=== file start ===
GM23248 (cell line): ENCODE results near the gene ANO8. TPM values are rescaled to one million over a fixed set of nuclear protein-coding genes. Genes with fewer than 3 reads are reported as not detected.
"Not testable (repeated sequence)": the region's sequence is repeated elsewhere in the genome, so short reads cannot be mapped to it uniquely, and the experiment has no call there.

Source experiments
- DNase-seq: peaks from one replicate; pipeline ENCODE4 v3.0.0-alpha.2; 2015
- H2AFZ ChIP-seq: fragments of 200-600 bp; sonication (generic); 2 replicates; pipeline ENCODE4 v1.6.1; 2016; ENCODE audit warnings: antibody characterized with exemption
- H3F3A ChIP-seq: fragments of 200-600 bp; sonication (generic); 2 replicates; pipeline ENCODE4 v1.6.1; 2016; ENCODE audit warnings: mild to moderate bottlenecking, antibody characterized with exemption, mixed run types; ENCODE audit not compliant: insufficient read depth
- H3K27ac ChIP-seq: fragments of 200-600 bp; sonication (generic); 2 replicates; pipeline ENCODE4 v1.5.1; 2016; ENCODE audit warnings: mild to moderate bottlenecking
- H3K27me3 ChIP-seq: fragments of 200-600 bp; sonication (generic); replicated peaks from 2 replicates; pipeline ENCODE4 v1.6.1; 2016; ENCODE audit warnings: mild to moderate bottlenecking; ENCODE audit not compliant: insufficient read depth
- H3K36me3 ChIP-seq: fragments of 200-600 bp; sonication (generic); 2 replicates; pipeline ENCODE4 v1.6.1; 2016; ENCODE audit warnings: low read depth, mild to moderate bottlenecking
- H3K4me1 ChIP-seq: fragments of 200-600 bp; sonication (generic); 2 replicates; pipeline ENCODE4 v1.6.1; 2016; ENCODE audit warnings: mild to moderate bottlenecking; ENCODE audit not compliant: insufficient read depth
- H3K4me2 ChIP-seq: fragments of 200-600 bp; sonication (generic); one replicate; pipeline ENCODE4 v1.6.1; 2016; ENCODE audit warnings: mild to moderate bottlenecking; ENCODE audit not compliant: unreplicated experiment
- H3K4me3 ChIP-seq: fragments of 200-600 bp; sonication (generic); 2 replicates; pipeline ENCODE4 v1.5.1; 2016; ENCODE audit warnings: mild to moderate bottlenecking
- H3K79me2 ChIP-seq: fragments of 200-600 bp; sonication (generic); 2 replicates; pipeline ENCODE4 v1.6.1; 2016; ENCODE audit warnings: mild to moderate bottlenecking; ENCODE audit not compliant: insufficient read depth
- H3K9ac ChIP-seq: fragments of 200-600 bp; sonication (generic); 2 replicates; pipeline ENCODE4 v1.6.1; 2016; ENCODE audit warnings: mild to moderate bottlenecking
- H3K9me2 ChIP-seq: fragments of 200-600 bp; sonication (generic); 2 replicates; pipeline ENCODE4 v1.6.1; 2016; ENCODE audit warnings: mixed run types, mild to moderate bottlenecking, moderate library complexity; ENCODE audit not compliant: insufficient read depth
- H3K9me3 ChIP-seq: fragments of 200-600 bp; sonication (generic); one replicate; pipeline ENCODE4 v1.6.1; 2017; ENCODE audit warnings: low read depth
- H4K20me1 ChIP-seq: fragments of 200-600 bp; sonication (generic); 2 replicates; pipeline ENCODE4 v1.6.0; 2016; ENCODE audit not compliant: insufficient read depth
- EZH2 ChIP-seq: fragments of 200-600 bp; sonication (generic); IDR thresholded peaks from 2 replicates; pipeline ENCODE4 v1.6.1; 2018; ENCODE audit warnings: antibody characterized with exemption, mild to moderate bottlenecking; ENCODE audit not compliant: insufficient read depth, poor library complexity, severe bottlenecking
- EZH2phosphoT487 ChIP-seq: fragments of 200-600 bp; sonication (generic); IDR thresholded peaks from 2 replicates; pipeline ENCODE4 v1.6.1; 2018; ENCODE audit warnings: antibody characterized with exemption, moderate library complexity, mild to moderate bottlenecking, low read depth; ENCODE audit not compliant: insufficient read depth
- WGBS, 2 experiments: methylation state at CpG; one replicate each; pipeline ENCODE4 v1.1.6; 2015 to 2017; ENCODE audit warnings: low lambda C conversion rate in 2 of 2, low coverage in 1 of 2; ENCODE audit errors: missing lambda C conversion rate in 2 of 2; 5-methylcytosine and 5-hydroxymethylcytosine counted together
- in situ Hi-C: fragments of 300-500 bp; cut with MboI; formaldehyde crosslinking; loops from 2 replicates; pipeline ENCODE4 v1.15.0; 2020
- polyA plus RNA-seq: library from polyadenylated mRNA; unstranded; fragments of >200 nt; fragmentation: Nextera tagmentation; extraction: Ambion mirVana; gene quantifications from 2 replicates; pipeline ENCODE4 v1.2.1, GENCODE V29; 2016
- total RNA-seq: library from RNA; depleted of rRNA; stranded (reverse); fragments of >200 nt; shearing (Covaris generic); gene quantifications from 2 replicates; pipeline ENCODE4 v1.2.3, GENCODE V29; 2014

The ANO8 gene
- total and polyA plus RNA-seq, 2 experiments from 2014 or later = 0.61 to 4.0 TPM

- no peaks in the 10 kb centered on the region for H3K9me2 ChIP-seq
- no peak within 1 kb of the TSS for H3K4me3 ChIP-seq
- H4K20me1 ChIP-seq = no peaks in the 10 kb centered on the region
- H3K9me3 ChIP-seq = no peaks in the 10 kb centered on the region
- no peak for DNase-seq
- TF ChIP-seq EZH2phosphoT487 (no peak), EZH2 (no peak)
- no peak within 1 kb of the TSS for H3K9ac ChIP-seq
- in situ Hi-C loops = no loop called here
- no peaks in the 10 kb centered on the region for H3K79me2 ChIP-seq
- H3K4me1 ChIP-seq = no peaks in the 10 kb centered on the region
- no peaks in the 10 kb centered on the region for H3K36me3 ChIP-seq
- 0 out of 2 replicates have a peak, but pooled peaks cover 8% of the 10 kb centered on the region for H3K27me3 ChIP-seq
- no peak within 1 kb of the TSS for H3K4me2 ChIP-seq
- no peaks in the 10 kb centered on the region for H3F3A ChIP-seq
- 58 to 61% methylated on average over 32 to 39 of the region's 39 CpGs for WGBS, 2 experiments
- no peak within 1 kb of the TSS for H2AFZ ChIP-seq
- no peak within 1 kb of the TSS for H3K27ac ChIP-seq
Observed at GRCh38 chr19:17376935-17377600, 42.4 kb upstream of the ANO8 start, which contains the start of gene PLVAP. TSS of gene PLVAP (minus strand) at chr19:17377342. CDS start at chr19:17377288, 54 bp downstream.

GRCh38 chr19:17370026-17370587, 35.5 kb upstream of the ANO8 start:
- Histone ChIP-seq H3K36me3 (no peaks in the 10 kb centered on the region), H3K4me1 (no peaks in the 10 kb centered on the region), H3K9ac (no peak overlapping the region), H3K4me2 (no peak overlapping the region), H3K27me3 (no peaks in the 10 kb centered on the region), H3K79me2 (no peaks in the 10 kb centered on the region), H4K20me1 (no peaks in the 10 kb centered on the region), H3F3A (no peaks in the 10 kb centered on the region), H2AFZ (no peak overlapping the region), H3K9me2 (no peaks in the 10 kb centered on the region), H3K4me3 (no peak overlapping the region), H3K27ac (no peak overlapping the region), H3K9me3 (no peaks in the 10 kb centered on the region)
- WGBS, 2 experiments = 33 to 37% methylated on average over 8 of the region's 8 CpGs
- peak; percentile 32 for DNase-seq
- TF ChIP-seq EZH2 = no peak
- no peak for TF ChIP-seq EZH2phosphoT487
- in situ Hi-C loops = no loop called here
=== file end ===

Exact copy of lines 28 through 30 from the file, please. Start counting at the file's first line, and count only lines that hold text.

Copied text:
- H4K20me1 ChIP-seq = no peaks in the 10 kb centered on the region
- H3K9me3 ChIP-seq = no peaks in the 10 kb centered on the region
- no peak for DNase-seq